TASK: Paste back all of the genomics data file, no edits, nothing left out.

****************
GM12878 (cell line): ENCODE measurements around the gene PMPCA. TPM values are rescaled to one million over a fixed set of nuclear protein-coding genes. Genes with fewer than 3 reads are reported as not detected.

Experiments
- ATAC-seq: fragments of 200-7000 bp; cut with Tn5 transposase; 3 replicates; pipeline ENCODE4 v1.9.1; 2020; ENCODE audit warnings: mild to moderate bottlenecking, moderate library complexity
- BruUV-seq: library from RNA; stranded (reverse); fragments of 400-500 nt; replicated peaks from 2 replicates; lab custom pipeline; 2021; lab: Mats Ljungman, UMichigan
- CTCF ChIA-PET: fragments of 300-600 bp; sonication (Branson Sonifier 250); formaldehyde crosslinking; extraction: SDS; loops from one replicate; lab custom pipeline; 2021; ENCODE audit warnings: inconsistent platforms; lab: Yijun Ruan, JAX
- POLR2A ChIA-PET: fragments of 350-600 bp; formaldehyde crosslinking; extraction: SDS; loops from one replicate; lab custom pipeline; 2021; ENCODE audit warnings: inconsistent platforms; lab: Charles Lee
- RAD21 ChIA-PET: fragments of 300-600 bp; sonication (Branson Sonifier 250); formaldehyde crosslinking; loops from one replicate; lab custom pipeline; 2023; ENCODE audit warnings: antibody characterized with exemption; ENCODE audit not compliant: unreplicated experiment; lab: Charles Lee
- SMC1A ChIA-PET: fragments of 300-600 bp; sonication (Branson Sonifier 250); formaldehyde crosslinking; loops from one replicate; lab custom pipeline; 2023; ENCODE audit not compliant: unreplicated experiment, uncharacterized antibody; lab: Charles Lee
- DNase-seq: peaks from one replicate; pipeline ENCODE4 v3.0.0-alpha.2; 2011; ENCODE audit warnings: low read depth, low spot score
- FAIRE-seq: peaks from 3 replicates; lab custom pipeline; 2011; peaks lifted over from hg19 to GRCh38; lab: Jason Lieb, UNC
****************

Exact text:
GM12878 (cell line): ENCODE measurements around the gene PMPCA. TPM values are rescaled to one million over a fixed set of nuclear protein-coding genes. Genes with fewer than 3 reads are reported as not detected.

Experiments
- ATAC-seq: fragments of 200-7000 bp; cut with Tn5 transposase; 3 replicates; pipeline ENCODE4 v1.9.1; 2020; ENCODE audit warnings: mild to moderate bottlenecking, moderate library complexity
- BruUV-seq: library from RNA; stranded (reverse); fragments of 400-500 nt; replicated peaks from 2 replicates; lab custom pipeline; 2021; lab: Mats Ljungman, UMichigan
- CTCF ChIA-PET: fragments of 300-600 bp; sonication (Branson Sonifier 250); formaldehyde crosslinking; extraction: SDS; loops from one replicate; lab custom pipeline; 2021; ENCODE audit warnings: inconsistent platforms; lab: Yijun Ruan, JAX
- POLR2A ChIA-PET: fragments of 350-600 bp; formaldehyde crosslinking; extraction: SDS; loops from one replicate; lab custom pipeline; 2021; ENCODE audit warnings: inconsistent platforms; lab: Charles Lee
- RAD21 ChIA-PET: fragments of 300-600 bp; sonication (Branson Sonifier 250); formaldehyde crosslinking; loops from one replicate; lab custom pipeline; 2023; ENCODE audit warnings: antibody characterized with exemption; ENCODE audit not compliant: unreplicated experiment; lab: Charles Lee
- SMC1A ChIA-PET: fragments of 300-600 bp; sonication (Branson Sonifier 250); formaldehyde crosslinking; loops from one replicate; lab custom pipeline; 2023; ENCODE audit not compliant: unreplicated experiment, uncharacterized antibody; lab: Charles Lee
- DNase-seq: peaks from one replicate; pipeline ENCODE4 v3.0.0-alpha.2; 2011; ENCODE audit warnings: low read depth, low spot score
- FAIRE-seq: peaks from 3 replicates; lab custom pipeline; 2011; peaks lifted over from hg19 to GRCh38; lab: Jason Lieb, UNC